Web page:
Sixty-three years ago today, during a brief 24-hour lull between two hurricanes, my mother-in-law delivered her first child at the hospital of the Kittery Naval Shipyard in Maine.
The photo on the left below, taken on the roof of my husband’s childhood home (one of them, anyway) embodies his spirit, for me.
Lord knows what this experience was about — probably an expedition to tackle all of that plant growth around the chimney. But knowing my husband, he was among the first in this little family group to volunteer for it.
Second from the right, he’s facing the photographer almost completely, in a stance that suggests balance, and ease. These two qualities are not only a part of who he is essentially, but what he often offers to the situations around him.
My true life companion, he is my fellow traveler in the most meaningful of ways. Many of our adventures lately have been ones that retrace family history, in Ireland, Britain, and Europe.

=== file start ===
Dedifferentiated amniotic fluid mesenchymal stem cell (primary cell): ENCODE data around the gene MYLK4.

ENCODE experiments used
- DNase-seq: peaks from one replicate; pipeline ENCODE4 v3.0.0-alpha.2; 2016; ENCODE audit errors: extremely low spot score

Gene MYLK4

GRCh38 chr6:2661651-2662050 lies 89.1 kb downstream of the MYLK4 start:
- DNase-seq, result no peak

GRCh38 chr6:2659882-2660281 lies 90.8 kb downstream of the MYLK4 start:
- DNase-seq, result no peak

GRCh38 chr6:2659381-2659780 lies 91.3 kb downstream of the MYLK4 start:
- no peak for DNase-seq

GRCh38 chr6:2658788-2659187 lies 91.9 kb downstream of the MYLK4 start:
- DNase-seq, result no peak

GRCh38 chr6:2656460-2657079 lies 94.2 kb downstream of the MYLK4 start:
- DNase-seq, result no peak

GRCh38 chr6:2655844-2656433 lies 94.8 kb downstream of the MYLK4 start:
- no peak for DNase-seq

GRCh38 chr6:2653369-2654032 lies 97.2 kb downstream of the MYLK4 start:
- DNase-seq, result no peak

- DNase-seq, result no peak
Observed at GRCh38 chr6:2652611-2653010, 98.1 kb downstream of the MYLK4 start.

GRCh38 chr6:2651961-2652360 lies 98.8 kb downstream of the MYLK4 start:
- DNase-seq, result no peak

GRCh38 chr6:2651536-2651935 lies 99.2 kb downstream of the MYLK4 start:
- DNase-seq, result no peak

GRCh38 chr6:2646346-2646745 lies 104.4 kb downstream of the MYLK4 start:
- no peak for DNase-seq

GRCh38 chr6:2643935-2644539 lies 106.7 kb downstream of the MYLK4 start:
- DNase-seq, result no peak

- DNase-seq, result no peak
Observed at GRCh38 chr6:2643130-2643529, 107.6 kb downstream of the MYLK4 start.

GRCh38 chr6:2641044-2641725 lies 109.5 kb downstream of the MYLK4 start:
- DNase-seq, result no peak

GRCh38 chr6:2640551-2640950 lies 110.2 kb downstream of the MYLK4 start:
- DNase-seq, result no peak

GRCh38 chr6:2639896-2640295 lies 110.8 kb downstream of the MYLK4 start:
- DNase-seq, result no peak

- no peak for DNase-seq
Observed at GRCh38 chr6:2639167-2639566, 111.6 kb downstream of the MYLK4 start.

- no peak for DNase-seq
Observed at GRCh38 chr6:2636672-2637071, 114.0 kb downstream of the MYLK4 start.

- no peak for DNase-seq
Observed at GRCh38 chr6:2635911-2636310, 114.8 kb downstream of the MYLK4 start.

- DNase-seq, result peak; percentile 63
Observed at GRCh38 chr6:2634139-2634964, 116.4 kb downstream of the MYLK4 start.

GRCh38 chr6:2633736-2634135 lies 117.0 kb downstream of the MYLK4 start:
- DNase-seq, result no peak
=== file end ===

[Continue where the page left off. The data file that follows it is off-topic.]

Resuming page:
On one of his journal-writing days, he captured down some thoughts as he contemplated words of writer Anne Lamott’s about being part of the tapestry of life and of relationships, and the pathway by which souls learn and grow and evolve.
His words on the page reminded me of this: “Heirloom is a compound word, with its roots in heredity and looming. Weaving, writing and painting our stories into the things we create is a way of feeding the Holy in Nature, which has kept us fed and alive.
“And as we put all of our lostness and longing into the beauty we make, we do so knowing that we may never hope for more than to pass on these heirlooms to the young ones so they may find their way home across the songlines, as we have been found by those who made beautiful things before us. If even one generation is denied their inheritance, the story and the way home may be lost. As it is said in West Africa, ‘When an elder dies, a library burns to the ground.’” ~ Toko-pa
After six-plus decades of my own life, I’m finding more and more each day that the most pervading art form and inheritance we leave in the world may be summed up in the following questions, for which I thank author Ronnie Tomanio — and my husband, for years of willingness to live them together:
At this moment in time, what is the act of service I am capable of giving that will build up the good in this relationship?